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How my girlfriends rescued me

December 18, 2012

By Michal Ann McArthur,
Bend writer

Silver Prize Winner ($35) in Oregon Women’s Report “Thank You, Girlfriend” contest

I shudder to think where I’d be without my girlfriends.
Probably in some dark corner gorging on chocolate or sucking my thumb.

We lived in Corvallis for twenty years, so you can imagine the deep and meaningful friendships I developed over those years. I loved everything about Corvallis, especially my friends, but I also enjoyed the lush vegetation. When we purchased our first home, I immediately went crazy making flower beds and planting innumerable bulbs and annuals and perennials. My yard was a glory of color splashed everywhere. Well, almost everywhere. I optimistically kept planting pansies, but every year some varmint or fungus—I never knew what, but I’m sure it was evil—snuck in and destroyed my sweet little blooms. I simply couldn’t grow a pansy in my yard to save my socks.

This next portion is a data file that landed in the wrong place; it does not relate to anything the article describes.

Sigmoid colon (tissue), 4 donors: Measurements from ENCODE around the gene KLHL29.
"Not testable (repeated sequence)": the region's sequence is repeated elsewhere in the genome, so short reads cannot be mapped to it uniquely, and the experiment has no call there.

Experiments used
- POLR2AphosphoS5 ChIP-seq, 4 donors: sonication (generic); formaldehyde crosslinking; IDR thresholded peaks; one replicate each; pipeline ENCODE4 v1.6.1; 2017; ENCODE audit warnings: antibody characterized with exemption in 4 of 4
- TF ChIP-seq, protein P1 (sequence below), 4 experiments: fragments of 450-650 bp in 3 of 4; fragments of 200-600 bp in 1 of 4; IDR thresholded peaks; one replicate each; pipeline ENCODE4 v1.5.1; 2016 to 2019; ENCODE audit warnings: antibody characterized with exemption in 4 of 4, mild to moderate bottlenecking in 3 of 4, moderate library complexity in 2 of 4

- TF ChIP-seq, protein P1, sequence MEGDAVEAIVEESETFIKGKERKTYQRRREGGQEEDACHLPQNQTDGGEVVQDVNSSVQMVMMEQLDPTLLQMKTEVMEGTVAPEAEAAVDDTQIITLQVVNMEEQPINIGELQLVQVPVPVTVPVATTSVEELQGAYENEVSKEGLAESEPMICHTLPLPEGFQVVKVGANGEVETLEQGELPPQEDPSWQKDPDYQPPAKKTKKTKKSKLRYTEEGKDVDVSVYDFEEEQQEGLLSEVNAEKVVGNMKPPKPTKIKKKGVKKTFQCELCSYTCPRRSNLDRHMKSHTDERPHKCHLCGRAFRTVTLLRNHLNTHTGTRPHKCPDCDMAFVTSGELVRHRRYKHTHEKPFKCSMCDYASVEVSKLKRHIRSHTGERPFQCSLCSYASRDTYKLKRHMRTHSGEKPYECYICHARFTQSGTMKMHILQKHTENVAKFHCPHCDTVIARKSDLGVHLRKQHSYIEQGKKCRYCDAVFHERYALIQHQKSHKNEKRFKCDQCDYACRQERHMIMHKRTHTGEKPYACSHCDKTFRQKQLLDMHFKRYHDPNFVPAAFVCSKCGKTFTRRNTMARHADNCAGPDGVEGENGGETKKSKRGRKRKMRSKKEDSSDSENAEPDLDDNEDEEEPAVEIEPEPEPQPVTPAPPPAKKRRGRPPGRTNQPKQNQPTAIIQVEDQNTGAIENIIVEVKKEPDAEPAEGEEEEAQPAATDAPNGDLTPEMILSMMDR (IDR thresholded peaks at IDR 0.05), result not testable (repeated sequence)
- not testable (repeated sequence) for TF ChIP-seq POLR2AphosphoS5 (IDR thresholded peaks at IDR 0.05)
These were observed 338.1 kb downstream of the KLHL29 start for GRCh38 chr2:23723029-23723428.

The day came when my husband’s job forced us to move to Bend. I was honestly devastated. I didn’t want to leave my gardens, and I certainly didn’t want to leave my girlfriends. Uprooting and leaving them was excruciating. Tears rolled down my cheeks as I drove our trusty 4-Runner, loaded with last-minute necessities and fragile breakables, through the forests, over Santiam Pass, and into the . . . desert? Eeeek! Tan and grey for miles and miles. The lack of green and the absence of familiar faces absolutely sucked the life out of me. I thought I’d die.

A few months later, two of my Corvallis girlfriends came to my rescue. Like two heroes galloping in on white steeds to rescue a damsel in distress, they came riding into town to cheer me up. Oh, it was so great to see them. They brought me a tub of bright pansies, which I happily placed on my front steps for a spot of color. I was immensely encouraged.